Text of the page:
How to Paint your Mustang or other Classic Car on a budget
Can you get a good paint job from a low buck paint shop? Yes! Professional paint pros and high dollar restorers may scoff, but it’s very possible to get a good looking, long lasting paint job from a discount paint shop like Earl Scheib or Maaco. It’s not appropriate for every car. I wouldn’t hand them the keys to my Shelby GT500 or ’53 Corvette, but for those on a budget it’s a very good option. The key to a successful budget paint job is to prep the car yourself. Leave nothing to the shop except actually laying down the paint. (note: For purposes of discussion we’ll use a classic Mustang as the example, but this process holds true to really any older car)
Analyze your existing paint
The first step before determining if a budget paint job will work on your Mustang is to assess the current condition of the paint. In many cases you can prep and paint directly over an existing paint job, but only if it’s in solid shape.
Look for any signs of cracking, crazing, bubbling or peeling. This indicates that there’s a problem with the existing paint and it’s not adhering properly to the layer underneath. If this is the case you’ll need to sand through any existing layers of paint, down to solid, stable paint or primer. In some cases you’ll need to get all the way down to bare metal, but doing so increases your labor and costs.
Also, when checking the paint, be realistic and don’t ignore areas just for the sake of convenience. It will cost you more in time and money later. Typically if one area of the paint is cracked or peeling, then the paint on the entire car is suspect. Maybe the rest of the car just hasn’t quite reached that point of decay, but it will shortly. So if you only fix areas that look bad, you’ll likely find that you wasted a paint job when the other areas start to crack or peel in a year or two.
On the other hand, in some cases there are legitimate reasons for one area to be bad even if the rest of the paint is solid. If poor body work or rust repair was done in the past then maybe just that section of paint will need to be removed.
Bubbles in the existing paint are sure indications of rust below. These areas will require extra special attention. As you remove the bubbled paint you’ll inevitably find the cancer goes much further then it appeared on the surface. And unless you cut all the rust out it’s going to come back. There are chemical rust converters on the market, and some do a very good job. But understand that none will probably encapsulate rust forever. Be honest with yourself about how long you expect this paint job to last. If you expect to repaint the car in 5 years and you’re on an extremely tight budget, then rust converters may be the approach to take.
Basically what you’re looking for is a good, solid foundation of existing paint that is stable and still strongly bonded to the car. Many times an original factory paint job, even after decades will meet these criteria.
Do all your own body work
As mentioned earlier, the key to keeping your paint shop costs down is to do as much as possible before you take it to the shop. This includes body work, if you’ve got the skill, or the patience to learn the skill. Bodywork is time consuming. It requires several steps that must be done in the correct order, with the correct curing times in between. Shortcuts here will show up like a sore thumb in your new paint job, so don’t be tempted. If you don’t have the skill to tackle the body work yourself then it’s smarter to let the paint shop do it. Just understand that this raises the cost of your paint job significantly. Good body work takes hours upon hours and having a professional do it can easily exceed the cost of a cheap paint job. the cursed woman painting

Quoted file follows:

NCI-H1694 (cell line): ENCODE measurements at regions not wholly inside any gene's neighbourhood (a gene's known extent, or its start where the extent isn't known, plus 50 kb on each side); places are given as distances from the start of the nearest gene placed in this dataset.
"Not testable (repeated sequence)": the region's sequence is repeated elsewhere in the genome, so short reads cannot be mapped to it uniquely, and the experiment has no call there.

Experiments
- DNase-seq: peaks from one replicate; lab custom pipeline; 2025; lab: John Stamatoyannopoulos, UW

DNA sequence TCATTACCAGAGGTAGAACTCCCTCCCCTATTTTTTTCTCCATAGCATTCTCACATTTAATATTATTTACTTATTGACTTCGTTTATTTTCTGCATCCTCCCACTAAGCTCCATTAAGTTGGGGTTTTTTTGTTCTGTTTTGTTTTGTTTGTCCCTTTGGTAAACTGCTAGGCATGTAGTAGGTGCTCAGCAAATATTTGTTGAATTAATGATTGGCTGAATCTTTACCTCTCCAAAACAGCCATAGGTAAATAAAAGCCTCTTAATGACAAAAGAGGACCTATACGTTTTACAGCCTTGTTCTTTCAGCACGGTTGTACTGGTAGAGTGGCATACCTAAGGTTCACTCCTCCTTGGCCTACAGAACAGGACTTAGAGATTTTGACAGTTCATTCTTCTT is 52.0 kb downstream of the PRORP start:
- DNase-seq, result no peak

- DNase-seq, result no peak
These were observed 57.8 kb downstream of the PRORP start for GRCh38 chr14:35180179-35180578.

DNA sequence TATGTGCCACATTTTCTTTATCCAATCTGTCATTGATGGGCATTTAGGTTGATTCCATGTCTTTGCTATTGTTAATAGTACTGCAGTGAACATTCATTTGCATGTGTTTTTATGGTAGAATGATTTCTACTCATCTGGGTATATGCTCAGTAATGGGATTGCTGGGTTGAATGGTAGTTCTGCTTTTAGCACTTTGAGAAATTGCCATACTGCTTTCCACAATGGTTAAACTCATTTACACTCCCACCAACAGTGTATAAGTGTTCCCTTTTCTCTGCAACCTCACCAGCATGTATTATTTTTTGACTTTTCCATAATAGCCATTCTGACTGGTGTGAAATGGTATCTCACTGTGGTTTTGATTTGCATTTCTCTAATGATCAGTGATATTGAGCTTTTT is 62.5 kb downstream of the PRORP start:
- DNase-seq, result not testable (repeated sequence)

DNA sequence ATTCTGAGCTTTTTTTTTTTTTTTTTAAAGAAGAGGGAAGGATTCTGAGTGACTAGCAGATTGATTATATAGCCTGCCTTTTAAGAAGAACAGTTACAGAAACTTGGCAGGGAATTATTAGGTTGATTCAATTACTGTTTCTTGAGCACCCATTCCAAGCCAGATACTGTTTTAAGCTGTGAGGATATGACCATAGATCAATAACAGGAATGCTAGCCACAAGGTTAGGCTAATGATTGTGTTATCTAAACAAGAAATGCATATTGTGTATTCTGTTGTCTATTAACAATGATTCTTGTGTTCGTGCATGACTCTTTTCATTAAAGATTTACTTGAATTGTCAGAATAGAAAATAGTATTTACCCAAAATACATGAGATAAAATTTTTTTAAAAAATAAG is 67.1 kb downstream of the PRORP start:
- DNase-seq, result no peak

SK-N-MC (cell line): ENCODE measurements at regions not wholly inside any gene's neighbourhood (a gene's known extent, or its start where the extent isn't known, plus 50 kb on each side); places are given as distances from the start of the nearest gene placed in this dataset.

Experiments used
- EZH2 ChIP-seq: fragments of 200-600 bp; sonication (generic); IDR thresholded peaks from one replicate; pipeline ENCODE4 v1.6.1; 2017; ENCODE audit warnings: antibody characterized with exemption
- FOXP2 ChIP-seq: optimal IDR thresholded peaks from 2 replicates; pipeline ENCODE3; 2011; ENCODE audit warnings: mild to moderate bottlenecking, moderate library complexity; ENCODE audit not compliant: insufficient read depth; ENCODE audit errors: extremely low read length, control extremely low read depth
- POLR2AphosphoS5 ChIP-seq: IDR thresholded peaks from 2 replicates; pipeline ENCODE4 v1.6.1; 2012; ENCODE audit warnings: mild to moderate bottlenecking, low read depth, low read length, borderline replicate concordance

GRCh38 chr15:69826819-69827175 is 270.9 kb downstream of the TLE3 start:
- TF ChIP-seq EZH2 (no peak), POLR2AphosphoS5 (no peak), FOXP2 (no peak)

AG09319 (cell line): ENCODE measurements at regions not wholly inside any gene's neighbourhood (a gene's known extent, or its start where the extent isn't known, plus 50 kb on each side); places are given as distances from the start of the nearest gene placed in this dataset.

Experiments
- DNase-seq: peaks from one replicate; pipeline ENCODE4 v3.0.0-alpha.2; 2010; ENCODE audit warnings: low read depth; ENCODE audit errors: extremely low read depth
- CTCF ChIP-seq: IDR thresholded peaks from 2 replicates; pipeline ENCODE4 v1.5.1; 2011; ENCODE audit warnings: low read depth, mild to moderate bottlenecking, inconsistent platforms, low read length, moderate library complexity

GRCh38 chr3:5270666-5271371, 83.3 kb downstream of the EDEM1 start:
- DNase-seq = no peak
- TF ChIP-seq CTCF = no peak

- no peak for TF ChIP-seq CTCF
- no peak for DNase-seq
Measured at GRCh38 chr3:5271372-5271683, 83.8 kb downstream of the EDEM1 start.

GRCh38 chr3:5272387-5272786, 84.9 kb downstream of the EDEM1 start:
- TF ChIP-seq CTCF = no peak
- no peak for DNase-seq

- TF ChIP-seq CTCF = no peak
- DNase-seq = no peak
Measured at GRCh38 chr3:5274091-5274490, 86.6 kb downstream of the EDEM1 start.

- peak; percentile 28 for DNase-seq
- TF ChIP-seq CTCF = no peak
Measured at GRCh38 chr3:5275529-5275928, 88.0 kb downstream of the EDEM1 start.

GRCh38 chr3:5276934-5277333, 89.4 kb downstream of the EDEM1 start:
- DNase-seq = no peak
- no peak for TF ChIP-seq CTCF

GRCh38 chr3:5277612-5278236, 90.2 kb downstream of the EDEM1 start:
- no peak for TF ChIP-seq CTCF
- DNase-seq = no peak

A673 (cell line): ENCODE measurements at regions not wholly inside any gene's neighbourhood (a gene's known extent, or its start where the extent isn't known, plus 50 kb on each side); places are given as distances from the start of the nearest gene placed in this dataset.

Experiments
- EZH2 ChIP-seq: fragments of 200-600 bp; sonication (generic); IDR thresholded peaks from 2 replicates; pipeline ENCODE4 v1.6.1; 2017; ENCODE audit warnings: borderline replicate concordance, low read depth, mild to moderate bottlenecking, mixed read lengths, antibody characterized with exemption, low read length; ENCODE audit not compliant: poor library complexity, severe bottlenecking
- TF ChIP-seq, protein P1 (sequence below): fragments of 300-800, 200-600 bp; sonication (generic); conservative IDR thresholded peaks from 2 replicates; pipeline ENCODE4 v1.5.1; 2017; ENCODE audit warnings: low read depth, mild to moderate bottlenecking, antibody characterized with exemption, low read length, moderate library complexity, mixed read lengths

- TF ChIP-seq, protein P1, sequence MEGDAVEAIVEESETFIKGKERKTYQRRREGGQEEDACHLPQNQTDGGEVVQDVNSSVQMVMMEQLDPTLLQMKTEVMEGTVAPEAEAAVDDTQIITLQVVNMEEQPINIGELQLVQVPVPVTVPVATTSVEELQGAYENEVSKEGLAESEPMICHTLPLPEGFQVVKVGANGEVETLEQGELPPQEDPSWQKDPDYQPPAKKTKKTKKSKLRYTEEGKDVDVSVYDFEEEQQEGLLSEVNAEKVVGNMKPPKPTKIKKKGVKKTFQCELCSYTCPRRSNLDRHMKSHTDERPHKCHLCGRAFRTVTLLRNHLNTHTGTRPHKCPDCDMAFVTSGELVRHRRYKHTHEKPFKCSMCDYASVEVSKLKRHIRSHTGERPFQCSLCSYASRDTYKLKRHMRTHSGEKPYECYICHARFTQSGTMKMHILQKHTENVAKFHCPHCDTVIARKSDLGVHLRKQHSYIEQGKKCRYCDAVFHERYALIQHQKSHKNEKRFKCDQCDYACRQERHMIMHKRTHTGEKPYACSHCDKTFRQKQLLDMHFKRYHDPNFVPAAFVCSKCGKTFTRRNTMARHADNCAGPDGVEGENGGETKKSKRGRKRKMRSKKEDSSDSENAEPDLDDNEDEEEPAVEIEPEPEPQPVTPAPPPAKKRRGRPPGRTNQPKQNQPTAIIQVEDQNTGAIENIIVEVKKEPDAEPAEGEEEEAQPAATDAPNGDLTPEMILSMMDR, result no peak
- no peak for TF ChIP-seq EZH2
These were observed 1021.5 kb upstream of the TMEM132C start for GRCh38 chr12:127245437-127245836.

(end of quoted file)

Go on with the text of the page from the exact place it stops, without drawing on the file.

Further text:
If you decide to do your own body work discuss it with the paint shop first. They’ll probably have recommendations on the type of primer you use. Some brands will be more compatible with their primers or color coats. The rule of thumb is to stay within the same brand of paint, both for prep and color. Even the cheapest paint shops typically use a brand name on their intermediate and higher paint jobs. Find out what it is and use the same brand as your primer coat. This will ensure you don’t create adhesion problems for yourself down the road.
Stripping all the chrome
One of the single most important steps in saving money on a paint job is to strip your Mustang as much as possible yourself. This means taking off anything and everything that won’t be painted. The more you take off the less the painter has to mask around. Masking not only takes their time (which costs you money) but it also results in areas that simply can’t get a full coat of paint. If you take everything off, then the painters can simply scuff and spray, which will give you better and more consistent coverage.
At a minimum you want to remove all the chrome from the car. Take off both front and rear bumpers. If your Mustang has bumperettes that are body color be sure to bring them along so they can get sprayed at the same time as the rest of the car. Remove all rocker, hood and trunk molding. Same for wheel well molding and all emblems. This would be a good time to order some new emblems and attachment hardware. Also spend some time cleaning up all the chrome with #0000 steel wool. Nothing looks worse on a fresh paint job then faded emblems and corroded, cloudy chrome.
Take off the chrome molding around both the windshield and rear window. You can pick up a special tool at your local Mustang shop or by mail order that removes these quickly without scratching paint. Of course your paint is probably not in great shape at the moment, so a large flat screw driver will also do the trick. For some classic cars it makes sense to even remove the windshield, but classic Mustangs have chrome molding that will help cover any slight overspray.